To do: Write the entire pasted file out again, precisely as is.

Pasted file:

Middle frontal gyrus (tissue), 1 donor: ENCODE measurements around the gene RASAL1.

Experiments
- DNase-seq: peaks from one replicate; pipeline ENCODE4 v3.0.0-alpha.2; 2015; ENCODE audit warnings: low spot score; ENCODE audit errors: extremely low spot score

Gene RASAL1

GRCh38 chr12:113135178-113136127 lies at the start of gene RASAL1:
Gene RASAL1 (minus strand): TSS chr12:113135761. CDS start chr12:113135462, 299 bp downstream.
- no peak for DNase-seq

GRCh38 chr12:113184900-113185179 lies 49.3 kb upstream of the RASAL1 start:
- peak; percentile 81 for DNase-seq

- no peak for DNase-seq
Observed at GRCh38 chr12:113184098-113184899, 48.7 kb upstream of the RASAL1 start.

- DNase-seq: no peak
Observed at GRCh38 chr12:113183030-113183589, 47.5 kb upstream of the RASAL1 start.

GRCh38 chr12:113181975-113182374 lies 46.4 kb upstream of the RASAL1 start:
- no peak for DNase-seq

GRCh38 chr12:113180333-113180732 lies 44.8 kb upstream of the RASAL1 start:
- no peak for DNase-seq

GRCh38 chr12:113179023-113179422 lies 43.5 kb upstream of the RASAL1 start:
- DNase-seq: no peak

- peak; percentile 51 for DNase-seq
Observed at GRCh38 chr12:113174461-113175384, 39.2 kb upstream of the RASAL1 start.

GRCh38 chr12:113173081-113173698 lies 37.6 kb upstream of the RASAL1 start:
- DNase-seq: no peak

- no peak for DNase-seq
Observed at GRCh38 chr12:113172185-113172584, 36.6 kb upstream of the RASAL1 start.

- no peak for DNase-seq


Middle frontal gyrus (tissue), 1 donor: ENCODE measurements around the gene RASAL1.

Experiments
- DNase-seq: peaks from one replicate; pipeline ENCODE4 v3.0.0-alpha.2; 2015; ENCODE audit warnings: low spot score; ENCODE audit errors: extremely low spot score

Gene RASAL1

GRCh38 chr12:113135178-113136127 lies at the start of gene RASAL1:
Gene RASAL1 (minus strand): TSS chr12:113135761. CDS start chr12:113135462, 299 bp downstream.
- no peak for DNase-seq

GRCh38 chr12:113184900-113185179 lies 49.3 kb upstream of the RASAL1 start:
- peak; percentile 81 for DNase-seq

- no peak for DNase-seq
Observed at GRCh38 chr12:113184098-113184899, 48.7 kb upstream of the RASAL1 start.

- DNase-seq: no peak
Observed at GRCh38 chr12:113183030-113183589, 47.5 kb upstream of the RASAL1 start.

GRCh38 chr12:113181975-113182374 lies 46.4 kb upstream of the RASAL1 start:
- no peak for DNase-seq

GRCh38 chr12:113180333-113180732 lies 44.8 kb upstream of the RASAL1 start:
- no peak for DNase-seq

GRCh38 chr12:113179023-113179422 lies 43.5 kb upstream of the RASAL1 start:
- DNase-seq: no peak

- peak; percentile 51 for DNase-seq
Observed at GRCh38 chr12:113174461-113175384, 39.2 kb upstream of the RASAL1 start.

GRCh38 chr12:113173081-113173698 lies 37.6 kb upstream of the RASAL1 start:
- DNase-seq: no peak

- no peak for DNase-seq
Observed at GRCh38 chr12:113172185-113172584, 36.6 kb upstream of the RASAL1 start.

- no peak for DNase-seq